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Earth's history on evolution of modern birds (1 Viewer)


Well-known member
There are some very odd things going on within Passeriformes... e.g. Muscicapa + Nectarinia is sister to Catharus!

The internal organisation of Corvoidea - and of Tyrannides (which is incorrectly transposed with Furnariides on the main tree) - is contrary to other recent papers.

How is one to know which of the recent 'final word' papers on higher level bird taxonomy to go with? Claramunt & Cracraft (2015), Prum et al (2015), Jarvis et al (2014): each seems to have their own pleasing novelties and their own implausibilities/errors.
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Well-known member
This study has very low confidence. Many bird groups may have appeared completely in other regions than believed, and their current distribution can be relic.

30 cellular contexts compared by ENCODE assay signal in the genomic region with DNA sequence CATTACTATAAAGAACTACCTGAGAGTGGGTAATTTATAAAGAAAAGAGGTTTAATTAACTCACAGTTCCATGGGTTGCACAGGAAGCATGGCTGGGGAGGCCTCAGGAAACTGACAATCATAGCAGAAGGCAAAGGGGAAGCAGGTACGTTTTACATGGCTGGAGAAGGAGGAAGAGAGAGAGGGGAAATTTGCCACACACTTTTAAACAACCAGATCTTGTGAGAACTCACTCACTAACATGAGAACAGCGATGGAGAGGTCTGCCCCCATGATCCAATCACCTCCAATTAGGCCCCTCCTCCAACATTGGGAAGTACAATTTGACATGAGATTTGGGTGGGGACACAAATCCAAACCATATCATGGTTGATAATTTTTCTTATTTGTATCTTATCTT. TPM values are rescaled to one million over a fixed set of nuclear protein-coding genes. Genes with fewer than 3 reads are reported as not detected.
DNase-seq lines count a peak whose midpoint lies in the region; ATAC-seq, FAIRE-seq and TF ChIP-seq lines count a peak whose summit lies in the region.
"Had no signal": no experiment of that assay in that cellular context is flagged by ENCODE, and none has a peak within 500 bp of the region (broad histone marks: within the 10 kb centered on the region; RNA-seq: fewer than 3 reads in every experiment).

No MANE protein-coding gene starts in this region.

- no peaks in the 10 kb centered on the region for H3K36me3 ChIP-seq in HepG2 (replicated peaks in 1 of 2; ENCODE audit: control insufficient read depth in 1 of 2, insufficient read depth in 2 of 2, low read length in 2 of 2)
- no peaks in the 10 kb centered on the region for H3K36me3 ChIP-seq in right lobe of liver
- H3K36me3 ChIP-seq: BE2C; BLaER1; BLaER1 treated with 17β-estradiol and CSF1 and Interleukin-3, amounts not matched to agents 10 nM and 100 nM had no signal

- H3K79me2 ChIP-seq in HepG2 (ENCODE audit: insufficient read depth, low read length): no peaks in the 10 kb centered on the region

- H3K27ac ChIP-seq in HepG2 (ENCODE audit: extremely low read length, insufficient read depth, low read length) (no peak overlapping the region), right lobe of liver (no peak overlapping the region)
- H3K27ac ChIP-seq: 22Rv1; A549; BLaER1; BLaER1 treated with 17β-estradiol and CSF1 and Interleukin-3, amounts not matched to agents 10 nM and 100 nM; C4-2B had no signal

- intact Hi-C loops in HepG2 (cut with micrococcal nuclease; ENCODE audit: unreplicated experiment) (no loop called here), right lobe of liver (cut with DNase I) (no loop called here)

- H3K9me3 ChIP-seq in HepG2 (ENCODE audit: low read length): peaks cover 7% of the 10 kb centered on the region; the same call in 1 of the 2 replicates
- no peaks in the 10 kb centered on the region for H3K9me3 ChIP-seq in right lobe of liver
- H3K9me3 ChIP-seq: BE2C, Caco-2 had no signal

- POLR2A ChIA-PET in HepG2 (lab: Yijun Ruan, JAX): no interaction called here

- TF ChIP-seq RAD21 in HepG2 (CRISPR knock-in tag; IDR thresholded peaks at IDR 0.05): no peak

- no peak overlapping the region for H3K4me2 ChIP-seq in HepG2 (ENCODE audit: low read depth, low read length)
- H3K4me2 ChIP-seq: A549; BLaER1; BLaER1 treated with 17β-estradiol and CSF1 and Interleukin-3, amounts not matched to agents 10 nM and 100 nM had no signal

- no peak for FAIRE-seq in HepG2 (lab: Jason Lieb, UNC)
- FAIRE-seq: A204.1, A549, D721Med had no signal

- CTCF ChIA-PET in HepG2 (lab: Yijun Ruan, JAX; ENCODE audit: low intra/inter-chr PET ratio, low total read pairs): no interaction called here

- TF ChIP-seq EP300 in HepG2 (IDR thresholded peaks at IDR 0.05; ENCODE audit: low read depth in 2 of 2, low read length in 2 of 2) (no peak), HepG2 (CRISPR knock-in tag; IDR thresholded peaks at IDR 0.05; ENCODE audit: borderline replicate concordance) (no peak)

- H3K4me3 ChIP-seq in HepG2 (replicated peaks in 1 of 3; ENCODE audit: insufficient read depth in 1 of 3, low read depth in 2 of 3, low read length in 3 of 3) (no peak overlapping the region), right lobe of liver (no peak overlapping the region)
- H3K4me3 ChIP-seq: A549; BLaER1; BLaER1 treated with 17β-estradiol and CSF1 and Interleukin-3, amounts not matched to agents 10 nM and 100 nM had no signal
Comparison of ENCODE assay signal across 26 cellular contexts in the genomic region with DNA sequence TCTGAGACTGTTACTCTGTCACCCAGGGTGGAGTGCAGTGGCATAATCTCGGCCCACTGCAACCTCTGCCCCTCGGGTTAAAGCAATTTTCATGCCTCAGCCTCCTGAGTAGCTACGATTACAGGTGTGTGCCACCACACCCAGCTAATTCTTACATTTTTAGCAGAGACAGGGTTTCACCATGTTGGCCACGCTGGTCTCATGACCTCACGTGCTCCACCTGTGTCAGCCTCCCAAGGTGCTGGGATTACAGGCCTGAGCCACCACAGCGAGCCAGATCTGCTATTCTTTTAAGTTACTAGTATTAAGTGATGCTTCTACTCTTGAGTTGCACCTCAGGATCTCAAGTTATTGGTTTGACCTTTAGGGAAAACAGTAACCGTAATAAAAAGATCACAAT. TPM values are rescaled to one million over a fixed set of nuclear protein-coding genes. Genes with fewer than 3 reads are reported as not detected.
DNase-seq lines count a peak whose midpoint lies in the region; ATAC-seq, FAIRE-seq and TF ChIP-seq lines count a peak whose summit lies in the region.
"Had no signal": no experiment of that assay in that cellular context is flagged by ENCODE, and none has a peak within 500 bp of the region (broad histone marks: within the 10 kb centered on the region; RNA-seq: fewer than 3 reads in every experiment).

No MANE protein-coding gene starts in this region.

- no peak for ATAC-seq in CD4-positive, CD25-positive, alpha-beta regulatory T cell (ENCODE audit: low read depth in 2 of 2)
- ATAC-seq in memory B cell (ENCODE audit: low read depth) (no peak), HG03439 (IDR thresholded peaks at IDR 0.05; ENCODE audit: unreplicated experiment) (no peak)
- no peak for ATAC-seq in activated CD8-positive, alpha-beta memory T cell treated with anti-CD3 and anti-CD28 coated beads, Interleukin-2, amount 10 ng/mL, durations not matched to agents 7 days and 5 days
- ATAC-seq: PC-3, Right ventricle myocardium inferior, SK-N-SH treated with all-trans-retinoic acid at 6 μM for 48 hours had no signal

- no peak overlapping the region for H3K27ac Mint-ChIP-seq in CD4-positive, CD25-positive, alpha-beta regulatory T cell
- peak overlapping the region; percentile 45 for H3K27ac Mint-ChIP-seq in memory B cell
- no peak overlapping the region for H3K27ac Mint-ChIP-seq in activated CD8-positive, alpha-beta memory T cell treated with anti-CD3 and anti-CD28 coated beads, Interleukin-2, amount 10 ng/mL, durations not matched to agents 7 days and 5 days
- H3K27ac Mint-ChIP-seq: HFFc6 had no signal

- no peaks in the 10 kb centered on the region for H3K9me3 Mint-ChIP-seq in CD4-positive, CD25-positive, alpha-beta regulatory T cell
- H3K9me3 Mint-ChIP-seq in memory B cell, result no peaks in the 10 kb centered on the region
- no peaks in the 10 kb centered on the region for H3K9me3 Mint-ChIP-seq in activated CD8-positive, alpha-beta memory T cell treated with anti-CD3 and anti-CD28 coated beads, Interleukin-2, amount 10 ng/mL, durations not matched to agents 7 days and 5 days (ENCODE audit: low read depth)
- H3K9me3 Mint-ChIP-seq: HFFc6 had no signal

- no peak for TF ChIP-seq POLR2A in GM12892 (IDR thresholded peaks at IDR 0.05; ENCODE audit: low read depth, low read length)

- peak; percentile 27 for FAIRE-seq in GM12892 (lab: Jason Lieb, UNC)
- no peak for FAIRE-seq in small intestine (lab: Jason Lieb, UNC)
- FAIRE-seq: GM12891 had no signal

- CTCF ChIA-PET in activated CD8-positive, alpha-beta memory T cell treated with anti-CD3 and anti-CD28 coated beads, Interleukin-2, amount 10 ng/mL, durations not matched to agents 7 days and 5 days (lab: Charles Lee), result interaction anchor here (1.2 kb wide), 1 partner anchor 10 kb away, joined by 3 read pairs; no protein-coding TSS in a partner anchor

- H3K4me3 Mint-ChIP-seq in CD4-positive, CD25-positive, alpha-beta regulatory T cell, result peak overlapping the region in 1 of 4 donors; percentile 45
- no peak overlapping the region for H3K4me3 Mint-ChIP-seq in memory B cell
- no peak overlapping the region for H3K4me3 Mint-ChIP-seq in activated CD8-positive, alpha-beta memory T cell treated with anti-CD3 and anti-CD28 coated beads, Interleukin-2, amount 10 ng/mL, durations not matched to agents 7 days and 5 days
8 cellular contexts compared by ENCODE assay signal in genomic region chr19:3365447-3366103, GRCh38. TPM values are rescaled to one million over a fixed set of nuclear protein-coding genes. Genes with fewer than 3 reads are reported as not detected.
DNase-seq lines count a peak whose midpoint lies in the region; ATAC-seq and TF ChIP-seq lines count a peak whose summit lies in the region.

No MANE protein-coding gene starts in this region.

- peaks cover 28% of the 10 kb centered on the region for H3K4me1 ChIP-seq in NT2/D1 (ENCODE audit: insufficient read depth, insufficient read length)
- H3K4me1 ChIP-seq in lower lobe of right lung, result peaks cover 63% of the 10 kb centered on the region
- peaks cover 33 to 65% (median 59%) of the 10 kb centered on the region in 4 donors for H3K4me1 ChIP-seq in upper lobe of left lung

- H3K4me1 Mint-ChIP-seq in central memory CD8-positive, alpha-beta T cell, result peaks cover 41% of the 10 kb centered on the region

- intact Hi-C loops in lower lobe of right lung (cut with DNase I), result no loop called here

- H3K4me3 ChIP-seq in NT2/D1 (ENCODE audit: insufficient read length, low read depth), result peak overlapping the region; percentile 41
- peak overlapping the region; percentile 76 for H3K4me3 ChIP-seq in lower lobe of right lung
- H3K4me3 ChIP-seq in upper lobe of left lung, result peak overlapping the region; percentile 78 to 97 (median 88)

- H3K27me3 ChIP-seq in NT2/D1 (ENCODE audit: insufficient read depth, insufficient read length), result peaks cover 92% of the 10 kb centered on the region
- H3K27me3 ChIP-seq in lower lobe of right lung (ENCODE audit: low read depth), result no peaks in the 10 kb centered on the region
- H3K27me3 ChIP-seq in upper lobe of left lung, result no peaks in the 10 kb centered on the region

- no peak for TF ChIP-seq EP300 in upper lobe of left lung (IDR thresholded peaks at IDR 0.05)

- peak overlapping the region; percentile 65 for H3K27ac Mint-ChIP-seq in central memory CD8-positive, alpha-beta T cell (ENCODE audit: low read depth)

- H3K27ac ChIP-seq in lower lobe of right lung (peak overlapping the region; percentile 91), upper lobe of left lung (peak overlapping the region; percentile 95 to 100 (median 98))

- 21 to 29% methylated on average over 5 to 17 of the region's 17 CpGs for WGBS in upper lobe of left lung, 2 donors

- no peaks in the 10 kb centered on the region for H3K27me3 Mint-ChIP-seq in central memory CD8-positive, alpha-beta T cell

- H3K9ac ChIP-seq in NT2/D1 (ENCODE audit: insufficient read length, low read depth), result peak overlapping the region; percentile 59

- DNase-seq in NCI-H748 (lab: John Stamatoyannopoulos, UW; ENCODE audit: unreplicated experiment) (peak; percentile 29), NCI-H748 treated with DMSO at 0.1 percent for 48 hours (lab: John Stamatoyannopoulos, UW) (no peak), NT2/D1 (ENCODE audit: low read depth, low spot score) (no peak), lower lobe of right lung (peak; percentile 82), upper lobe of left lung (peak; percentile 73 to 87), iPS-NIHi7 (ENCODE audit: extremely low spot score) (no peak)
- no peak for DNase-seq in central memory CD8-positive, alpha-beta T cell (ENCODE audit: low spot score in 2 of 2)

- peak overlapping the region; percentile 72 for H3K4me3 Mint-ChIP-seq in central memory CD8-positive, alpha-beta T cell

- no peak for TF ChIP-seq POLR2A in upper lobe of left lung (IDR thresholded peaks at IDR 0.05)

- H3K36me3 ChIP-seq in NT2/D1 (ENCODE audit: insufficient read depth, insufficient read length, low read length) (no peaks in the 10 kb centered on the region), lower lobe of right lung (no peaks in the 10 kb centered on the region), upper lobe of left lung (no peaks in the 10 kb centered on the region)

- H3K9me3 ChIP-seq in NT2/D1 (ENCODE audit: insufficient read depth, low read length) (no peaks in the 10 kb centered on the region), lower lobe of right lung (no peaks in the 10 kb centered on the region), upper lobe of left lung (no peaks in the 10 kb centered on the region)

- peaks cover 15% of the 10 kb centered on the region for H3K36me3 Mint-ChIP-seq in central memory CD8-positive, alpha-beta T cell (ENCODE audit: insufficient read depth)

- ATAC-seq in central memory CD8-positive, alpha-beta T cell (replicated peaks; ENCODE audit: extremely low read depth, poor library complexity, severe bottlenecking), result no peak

First, the study suffers from "belief in selective dispersion". Why some groups of birds should stay and evolve 60 mln years around their supposed region of origin, when other similar groups successfully emigrated and immigrated?

Second, method of finding place of origin is too vulnerable to rearrangenent of lineages, and algorithms of treating speciose/divergent lineages (is 300 closely related tyrant flycatcher 300 proofs that suboscines appeared in South America or just one?)

Third, the study is fundamentally not statistically sound. Findings of supposed place of origin of a group of birds boil down to place of just two oldest lineages, and "evolution within one place" is conflating evolutionary events which took place millions of years away from each other.

Fourth, fossil record is too fragmentary, and finding unexpected fossils (like ancient hoatzins in Africa) is too common.

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